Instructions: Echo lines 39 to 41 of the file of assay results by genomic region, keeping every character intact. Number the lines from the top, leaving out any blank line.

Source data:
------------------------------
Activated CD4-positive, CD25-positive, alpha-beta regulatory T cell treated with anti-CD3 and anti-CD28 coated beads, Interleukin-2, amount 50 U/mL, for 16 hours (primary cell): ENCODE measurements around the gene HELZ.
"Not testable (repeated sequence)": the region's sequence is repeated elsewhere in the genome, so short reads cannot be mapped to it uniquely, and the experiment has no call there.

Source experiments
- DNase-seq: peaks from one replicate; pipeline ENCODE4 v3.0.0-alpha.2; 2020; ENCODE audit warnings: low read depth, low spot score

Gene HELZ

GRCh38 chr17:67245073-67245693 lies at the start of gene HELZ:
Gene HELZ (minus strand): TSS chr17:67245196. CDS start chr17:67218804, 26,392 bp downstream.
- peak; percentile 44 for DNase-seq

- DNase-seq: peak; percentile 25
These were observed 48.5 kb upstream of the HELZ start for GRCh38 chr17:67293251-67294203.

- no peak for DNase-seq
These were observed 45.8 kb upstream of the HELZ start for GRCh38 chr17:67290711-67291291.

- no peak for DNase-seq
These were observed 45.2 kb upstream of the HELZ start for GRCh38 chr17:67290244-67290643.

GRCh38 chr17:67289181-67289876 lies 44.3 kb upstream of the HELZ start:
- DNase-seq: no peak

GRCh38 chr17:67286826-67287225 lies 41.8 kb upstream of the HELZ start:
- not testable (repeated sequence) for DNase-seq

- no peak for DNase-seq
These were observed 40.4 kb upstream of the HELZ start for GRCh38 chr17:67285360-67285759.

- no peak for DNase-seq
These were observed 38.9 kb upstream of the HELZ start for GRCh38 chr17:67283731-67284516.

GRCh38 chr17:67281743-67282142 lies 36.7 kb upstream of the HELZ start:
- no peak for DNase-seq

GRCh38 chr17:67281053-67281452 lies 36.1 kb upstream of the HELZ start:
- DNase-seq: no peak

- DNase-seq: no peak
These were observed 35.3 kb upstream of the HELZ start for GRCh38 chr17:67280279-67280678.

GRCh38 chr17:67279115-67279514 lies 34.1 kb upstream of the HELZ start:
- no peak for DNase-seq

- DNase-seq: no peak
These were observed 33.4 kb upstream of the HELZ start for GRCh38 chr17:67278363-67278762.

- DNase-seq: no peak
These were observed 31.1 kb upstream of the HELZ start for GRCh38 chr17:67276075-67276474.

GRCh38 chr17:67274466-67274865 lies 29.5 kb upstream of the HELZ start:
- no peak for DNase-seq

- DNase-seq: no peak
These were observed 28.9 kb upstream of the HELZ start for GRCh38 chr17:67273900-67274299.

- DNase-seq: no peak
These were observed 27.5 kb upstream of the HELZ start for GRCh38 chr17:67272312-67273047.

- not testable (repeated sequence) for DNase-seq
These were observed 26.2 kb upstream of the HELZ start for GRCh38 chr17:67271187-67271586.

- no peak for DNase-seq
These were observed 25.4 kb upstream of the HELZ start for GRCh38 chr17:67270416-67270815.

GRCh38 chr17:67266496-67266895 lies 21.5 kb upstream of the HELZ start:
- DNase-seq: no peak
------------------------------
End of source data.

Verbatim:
- DNase-seq: no peak
These were observed 27.5 kb upstream of the HELZ start for GRCh38 chr17:67272312-67273047.

- not testable (repeated sequence) for DNase-seq